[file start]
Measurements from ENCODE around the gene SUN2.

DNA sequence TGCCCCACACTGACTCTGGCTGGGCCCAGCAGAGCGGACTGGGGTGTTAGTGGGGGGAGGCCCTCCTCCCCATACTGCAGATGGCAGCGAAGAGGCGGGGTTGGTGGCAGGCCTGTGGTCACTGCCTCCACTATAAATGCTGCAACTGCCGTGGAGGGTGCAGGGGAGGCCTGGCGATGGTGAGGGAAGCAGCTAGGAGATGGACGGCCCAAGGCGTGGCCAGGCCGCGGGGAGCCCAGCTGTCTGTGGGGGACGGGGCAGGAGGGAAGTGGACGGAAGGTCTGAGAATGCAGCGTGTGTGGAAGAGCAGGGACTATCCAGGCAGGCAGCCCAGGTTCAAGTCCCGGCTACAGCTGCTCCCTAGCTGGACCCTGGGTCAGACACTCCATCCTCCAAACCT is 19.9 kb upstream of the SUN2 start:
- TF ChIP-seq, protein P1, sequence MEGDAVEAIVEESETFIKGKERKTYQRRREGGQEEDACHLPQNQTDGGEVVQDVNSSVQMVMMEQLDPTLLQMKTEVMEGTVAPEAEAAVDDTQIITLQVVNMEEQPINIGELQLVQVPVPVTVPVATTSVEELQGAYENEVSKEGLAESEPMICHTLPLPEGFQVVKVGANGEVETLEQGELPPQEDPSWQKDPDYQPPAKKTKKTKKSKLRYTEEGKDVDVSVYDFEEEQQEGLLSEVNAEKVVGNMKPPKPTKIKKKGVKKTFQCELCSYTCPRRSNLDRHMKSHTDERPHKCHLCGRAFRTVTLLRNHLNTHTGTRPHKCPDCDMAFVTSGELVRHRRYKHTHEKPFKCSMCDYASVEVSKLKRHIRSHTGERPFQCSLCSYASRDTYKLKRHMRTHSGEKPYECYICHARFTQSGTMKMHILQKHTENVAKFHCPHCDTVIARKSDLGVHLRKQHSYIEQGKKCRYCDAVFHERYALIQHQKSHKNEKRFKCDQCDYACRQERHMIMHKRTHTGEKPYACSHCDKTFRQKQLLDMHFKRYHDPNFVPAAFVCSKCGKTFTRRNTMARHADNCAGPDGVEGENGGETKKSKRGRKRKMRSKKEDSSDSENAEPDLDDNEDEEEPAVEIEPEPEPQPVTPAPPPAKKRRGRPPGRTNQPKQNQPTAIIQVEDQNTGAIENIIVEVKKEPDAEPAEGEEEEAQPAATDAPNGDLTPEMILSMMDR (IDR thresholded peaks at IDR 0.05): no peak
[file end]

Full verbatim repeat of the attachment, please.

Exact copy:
Measurements from ENCODE around the gene SUN2.

DNA sequence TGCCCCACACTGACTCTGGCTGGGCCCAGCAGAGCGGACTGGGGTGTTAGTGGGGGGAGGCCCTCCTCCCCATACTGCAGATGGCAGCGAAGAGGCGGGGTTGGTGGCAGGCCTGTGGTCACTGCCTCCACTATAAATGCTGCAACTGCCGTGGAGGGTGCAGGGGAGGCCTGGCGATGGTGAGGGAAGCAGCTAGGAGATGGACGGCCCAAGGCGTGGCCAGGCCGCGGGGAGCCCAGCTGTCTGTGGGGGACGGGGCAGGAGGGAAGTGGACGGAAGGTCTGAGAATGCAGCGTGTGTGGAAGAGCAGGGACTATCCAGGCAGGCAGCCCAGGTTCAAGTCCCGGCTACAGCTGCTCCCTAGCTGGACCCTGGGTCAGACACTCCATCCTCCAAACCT is 19.9 kb upstream of the SUN2 start:
- TF ChIP-seq, protein P1, sequence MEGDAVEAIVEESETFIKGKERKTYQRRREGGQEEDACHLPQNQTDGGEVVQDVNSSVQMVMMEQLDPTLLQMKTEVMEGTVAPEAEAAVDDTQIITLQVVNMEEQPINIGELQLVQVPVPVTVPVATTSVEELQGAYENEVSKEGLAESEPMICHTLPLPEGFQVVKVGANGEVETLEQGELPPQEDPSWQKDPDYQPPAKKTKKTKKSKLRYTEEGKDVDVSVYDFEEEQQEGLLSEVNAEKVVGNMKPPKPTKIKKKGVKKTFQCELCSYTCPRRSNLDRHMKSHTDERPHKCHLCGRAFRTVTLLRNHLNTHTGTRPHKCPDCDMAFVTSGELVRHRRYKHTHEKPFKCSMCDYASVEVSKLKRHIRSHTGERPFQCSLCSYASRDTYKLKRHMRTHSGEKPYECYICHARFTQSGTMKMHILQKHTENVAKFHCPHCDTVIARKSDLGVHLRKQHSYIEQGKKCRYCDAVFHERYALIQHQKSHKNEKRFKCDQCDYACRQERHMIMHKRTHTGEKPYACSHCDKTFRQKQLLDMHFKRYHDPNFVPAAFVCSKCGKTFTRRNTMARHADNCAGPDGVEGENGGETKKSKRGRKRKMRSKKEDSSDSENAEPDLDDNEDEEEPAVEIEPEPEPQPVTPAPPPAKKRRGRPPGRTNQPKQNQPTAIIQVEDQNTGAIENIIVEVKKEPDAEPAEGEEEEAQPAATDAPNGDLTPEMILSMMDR (IDR thresholded peaks at IDR 0.05): no peak